Hello Cookie Lovers!

What’s your favorite summer activity? Mine is being at a remote beach, whether to sunbath, swim, or just simply enjoy the refreshingly salted air. There is another fun activity, however, that everyone can do all year round. It involves baking cookies for fund raising.

Homemade cookies to a bake sale are just like hamburgers, hot dogs, and apple pies to a picnic. Snickerdoodles, hermits, chocolate chip cookies, brownies, blondies, many bar cookies, even shortbread have repeatedly proven to be best sellers at bake sales.

A common mistake at organizing these events is trying to do it all yourself. Here are a few fund raising basics:

  • Be passionate about your cause, and use multiple media to advertise it.

  • Emphasize clearly where the proceed will go because people are likely to participate when they understand the goals.

  • Encourage homemade because it is easy to sell.

  • Give prospective participants at least 2 or 3 weeks notice.

  • Solicit 25% more products than you need to accommodate people who sign up but can not follow through.

  • Select a busy, well-populated, heavy-traffic location.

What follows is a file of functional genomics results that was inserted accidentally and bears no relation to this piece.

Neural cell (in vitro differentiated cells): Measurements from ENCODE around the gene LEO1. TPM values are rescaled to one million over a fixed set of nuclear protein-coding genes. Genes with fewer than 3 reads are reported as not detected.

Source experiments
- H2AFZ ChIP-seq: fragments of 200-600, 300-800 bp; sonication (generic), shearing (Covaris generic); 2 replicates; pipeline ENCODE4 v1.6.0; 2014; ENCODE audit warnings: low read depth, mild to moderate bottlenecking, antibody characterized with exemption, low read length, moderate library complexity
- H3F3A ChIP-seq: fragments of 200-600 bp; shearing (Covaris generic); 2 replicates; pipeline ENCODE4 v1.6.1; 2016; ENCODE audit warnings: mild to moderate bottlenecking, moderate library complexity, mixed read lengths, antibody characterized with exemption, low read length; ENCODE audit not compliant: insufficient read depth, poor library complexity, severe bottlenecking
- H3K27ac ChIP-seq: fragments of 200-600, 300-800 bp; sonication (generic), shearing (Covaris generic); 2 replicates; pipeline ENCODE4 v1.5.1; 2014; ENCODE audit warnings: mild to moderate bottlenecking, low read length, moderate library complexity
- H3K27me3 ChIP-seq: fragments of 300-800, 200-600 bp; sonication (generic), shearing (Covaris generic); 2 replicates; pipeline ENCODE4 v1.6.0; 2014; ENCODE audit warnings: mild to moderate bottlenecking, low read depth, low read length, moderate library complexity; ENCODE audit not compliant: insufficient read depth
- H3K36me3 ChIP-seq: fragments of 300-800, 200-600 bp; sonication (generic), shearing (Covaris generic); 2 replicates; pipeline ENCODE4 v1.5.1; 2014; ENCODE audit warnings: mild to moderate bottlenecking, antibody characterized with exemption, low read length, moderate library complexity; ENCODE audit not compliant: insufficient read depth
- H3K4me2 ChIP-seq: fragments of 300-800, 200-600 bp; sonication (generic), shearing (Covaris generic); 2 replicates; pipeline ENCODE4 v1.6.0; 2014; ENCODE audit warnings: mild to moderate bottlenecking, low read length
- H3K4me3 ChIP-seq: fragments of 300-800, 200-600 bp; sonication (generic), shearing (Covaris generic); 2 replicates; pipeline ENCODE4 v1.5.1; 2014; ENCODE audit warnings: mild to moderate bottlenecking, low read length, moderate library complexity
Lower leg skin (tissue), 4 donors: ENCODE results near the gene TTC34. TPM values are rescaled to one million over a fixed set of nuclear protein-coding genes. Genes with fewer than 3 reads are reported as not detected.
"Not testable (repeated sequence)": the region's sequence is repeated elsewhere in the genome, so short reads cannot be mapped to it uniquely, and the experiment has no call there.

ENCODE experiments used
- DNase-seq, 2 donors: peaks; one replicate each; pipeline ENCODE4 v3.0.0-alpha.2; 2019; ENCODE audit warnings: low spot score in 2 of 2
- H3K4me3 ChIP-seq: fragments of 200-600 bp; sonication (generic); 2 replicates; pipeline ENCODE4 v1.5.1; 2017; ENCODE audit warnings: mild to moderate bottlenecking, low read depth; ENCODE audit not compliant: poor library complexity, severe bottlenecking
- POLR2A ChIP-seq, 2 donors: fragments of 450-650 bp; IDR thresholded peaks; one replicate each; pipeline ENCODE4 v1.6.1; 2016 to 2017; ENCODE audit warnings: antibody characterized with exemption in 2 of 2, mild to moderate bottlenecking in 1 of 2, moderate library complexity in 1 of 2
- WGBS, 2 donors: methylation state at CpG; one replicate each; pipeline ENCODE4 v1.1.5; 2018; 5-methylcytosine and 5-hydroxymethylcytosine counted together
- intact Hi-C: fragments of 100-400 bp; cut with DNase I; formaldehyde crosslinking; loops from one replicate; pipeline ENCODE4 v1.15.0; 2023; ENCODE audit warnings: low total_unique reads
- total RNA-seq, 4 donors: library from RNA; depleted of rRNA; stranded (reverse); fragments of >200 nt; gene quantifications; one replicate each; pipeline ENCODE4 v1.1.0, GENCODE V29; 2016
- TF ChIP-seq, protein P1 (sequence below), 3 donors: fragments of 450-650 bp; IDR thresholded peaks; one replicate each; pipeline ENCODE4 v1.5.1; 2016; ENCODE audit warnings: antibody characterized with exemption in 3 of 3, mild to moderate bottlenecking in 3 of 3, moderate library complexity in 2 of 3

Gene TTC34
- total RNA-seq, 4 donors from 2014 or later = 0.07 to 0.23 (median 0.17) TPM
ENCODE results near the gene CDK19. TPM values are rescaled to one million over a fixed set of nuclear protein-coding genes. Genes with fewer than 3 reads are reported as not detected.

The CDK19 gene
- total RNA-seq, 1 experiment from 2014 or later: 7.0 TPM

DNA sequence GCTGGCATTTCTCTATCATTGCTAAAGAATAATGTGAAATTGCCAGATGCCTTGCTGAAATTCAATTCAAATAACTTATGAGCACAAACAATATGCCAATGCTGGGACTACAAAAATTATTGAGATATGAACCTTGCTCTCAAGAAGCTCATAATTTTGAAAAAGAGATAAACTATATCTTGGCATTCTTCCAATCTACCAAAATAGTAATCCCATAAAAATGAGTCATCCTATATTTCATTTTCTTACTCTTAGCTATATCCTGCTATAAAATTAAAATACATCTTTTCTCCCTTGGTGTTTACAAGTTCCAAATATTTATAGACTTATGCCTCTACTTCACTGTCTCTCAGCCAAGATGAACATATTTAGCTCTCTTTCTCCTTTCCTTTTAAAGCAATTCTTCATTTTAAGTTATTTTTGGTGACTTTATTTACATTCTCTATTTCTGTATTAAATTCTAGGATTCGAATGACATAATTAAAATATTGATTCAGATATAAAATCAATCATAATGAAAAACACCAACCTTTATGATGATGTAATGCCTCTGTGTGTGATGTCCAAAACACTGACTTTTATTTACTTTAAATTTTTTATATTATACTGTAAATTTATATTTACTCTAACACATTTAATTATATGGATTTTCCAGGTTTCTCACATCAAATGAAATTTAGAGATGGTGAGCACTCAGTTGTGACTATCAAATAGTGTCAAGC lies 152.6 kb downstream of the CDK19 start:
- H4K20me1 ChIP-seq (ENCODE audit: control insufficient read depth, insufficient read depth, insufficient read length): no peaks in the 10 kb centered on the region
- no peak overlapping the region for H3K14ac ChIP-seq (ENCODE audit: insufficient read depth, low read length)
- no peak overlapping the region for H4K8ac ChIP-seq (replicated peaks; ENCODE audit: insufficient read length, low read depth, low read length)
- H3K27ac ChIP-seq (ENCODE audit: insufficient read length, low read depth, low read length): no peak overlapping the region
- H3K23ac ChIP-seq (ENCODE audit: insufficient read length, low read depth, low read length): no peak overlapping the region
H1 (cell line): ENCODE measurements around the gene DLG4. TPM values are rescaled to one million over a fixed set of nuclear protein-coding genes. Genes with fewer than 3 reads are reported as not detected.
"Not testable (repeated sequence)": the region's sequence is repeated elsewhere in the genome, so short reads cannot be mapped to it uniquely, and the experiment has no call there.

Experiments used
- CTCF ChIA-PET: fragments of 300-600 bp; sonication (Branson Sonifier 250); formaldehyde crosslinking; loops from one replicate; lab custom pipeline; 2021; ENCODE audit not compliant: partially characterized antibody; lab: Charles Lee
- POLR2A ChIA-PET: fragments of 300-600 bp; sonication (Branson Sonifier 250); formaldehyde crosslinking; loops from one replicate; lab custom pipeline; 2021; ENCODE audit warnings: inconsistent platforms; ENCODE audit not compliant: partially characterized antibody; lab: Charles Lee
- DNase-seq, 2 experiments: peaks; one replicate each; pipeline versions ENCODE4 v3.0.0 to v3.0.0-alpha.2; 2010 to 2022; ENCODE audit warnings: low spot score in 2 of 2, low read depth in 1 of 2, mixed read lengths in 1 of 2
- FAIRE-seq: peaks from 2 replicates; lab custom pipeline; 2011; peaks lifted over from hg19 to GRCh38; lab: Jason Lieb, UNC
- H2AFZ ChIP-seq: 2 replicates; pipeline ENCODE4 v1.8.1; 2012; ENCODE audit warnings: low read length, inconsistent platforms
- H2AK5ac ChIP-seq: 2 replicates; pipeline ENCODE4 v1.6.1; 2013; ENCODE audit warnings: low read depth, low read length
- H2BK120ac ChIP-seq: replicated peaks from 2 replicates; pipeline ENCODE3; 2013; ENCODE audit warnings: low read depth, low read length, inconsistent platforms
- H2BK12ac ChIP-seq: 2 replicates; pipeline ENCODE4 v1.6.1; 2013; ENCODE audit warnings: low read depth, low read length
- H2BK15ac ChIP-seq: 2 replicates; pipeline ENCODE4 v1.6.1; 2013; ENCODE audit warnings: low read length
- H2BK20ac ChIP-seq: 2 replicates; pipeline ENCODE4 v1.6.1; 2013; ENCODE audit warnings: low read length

• Have the right food for the right audience.

  • Be prepared to accept alternative contributions of paper napkins, cups, plates, etc. Let’s face it, not everyone is eager about baking like you and me.

If you ever decide to bake butter or spritz cookies for a bake sale, I invite you to explore the following analysis of two recipes for butter cookies.

1 cup = 8oz = 16 Tbsp = 48 tsp
1 whole egg is approximately 2 oz., yolk is about 0.5 oz. and the white 1.5 oz.

Amount Baker’s %
R1 R2 R1 R2
All purpose flour 2 c. 2½ c. 100% 100%
Egg 0 oz 2 oz 0% 10%
Butter 1 c. 1 c. 50% 40%
Sugar ¾ c. ¾ c. 37.50% 30%

Without egg and having more sugar, butter cookies from R1 are sweeter with perhaps a shorter shelf life, but in terms of texture these cookies are comparatively similar.

  • R1 dough is weaker because it has less flour and no egg. Proteins in egg white and flour are structure builder. Therefore, R1 is not ideal for piping.

  • Butter cookies from R1 are likely to spread more due to weak dough.

  • Egg yolk in R2, along with butter, is a shortener that prevents gluten formation. R1 has more butter and sugar to compensate for the missing yolk. Consequently, both R1 and R2 yield equally tender butter cookies.

  • R2 calls for baking powder. It also has an egg which helps in leavening the dough during baking. On the other hand, R1 has more butter and sugar which also have some leavening effect when they are creamed together. As a result, cookies from these two recipes have sufficient ingredients for a good rise.

Additional comments are welcome. Please use contact to add your thoughts. Remember! Experimenting makes baking exciting. Don’t be shy about substituting ingredients, adjusting quantities, even making up your own recipe.

Until next time…….

Published date: July 7, 2008

Copyright 2008 by Trinh Lieu. All right reserved